It has been argued that Merry Report exposes the role of licensed merriment at court; the ability to criticise the monarch within formal parameters being a feature of the acceptance of wise counsel by a king. How did Heywood's position in the royal household reflect and inform his writing? How far was his work limited by being a courtier, or was his capacity to influence royal policy actually enhanced by his office?
I wonder if it is accurate to describe Heywood as a courtier. He certainly worked at court and appears to have good connections with some very powerful people - connections that crossed religious and / or fractional divides. But did Heywood play the role of the courtier? Indeed can someone not from an aristocractic background really be regarded as a courtier? I am not sure that it is accurate to describe Thomas More as a courtier precisely for this reason.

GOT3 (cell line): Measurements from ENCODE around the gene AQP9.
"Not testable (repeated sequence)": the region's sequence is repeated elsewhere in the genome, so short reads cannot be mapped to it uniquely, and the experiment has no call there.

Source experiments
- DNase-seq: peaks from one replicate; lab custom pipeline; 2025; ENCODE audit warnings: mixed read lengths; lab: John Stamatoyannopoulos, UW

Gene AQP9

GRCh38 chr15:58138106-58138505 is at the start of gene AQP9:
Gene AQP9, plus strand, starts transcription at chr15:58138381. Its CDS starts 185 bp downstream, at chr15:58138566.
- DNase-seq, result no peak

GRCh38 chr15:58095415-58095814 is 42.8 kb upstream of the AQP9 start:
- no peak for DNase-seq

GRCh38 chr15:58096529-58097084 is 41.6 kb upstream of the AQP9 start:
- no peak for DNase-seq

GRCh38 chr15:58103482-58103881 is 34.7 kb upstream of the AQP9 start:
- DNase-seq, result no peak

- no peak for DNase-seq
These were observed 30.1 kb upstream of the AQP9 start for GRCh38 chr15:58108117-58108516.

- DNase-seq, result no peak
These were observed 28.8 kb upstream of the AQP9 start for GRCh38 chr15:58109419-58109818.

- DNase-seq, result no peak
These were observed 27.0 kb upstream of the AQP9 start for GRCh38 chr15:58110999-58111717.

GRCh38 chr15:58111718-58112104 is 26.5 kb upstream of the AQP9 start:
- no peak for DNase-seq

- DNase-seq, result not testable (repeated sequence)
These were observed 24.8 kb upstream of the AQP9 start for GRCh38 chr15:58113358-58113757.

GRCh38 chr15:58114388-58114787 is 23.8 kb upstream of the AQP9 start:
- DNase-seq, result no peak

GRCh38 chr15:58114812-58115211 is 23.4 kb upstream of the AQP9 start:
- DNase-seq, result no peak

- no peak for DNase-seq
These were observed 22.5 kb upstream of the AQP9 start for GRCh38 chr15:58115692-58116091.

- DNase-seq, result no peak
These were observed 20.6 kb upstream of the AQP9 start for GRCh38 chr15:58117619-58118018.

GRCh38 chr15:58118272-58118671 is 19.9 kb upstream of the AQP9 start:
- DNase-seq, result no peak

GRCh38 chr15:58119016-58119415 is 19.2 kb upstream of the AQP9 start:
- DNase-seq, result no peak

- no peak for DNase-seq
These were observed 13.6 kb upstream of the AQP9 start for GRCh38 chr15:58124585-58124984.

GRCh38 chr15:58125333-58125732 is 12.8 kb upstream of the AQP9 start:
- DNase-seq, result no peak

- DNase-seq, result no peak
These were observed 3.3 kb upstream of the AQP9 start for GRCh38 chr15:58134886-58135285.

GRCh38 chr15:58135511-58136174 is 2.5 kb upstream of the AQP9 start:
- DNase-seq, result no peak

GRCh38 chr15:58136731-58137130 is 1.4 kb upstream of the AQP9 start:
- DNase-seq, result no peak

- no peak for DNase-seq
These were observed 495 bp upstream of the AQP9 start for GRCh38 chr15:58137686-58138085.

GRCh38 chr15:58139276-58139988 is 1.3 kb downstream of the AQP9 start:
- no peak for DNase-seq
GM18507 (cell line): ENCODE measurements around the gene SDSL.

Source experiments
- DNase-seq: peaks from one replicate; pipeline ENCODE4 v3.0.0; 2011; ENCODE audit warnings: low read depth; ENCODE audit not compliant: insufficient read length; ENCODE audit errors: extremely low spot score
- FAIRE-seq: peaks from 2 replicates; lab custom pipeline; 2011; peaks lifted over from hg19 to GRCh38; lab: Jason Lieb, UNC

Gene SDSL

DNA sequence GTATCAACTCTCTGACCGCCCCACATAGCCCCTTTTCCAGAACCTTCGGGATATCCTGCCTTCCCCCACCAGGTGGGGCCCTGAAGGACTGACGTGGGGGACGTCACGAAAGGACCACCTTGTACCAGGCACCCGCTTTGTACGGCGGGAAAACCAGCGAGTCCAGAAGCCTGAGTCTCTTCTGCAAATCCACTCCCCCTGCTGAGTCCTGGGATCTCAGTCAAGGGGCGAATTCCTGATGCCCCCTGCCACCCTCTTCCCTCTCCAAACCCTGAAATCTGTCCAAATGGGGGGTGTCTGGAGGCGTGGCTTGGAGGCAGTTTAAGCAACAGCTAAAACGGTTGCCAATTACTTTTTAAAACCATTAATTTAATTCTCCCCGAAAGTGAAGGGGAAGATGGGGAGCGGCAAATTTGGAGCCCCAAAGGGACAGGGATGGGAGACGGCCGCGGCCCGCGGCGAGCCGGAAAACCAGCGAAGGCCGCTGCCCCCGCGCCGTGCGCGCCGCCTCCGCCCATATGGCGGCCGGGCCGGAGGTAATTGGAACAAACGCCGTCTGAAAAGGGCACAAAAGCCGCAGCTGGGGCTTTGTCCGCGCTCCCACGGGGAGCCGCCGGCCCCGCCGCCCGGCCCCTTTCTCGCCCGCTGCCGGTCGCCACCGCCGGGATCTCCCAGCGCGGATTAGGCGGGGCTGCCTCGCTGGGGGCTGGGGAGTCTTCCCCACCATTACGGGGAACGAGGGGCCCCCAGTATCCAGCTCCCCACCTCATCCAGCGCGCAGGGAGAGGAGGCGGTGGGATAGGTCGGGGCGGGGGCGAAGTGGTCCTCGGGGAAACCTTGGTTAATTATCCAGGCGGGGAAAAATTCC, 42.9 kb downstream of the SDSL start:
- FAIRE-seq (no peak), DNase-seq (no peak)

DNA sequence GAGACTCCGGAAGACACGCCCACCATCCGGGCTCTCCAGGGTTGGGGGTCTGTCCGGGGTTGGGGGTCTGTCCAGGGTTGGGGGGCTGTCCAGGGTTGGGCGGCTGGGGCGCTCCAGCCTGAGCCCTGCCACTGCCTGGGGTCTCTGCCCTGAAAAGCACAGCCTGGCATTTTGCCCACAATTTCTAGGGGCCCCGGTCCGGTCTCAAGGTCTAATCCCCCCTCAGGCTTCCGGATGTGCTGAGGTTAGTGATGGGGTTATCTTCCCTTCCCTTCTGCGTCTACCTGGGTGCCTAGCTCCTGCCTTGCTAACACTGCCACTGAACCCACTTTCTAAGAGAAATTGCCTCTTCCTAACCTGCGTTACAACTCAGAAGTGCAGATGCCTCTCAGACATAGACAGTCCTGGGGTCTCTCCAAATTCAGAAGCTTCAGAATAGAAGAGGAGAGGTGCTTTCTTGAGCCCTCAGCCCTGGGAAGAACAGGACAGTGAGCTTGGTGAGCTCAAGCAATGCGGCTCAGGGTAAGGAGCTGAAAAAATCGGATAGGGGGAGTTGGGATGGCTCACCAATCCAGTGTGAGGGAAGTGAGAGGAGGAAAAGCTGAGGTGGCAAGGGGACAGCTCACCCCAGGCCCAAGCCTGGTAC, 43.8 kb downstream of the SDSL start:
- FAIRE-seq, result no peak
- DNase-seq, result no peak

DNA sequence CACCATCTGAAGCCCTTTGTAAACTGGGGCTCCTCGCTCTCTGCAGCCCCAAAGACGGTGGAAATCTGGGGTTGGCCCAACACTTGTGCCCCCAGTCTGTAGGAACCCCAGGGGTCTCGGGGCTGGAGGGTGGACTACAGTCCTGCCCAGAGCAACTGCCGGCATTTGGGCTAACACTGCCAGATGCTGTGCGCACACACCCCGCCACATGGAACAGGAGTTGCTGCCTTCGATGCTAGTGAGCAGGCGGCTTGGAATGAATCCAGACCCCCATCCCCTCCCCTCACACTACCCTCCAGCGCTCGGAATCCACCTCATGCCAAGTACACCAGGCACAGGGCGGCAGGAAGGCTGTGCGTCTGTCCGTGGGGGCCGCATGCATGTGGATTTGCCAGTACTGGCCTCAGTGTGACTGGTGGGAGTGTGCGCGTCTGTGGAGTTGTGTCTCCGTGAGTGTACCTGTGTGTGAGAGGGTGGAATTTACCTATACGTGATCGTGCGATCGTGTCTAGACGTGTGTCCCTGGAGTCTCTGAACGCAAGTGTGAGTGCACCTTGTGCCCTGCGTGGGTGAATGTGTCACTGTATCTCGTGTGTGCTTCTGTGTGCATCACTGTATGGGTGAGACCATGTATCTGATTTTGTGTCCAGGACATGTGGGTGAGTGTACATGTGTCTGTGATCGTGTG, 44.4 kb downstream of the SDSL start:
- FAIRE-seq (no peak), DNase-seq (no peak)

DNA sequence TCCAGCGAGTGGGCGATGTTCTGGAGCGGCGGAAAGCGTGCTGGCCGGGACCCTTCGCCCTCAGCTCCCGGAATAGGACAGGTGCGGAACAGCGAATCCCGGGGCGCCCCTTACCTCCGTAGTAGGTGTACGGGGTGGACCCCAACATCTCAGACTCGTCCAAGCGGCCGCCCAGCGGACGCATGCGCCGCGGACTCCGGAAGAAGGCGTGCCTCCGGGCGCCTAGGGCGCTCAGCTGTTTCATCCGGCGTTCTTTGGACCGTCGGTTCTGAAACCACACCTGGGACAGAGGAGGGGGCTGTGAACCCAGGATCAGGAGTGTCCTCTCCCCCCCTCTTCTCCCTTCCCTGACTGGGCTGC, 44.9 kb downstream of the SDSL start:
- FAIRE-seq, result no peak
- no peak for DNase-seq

Posted by Tom Betteridge at Dec 22, 2009 23:44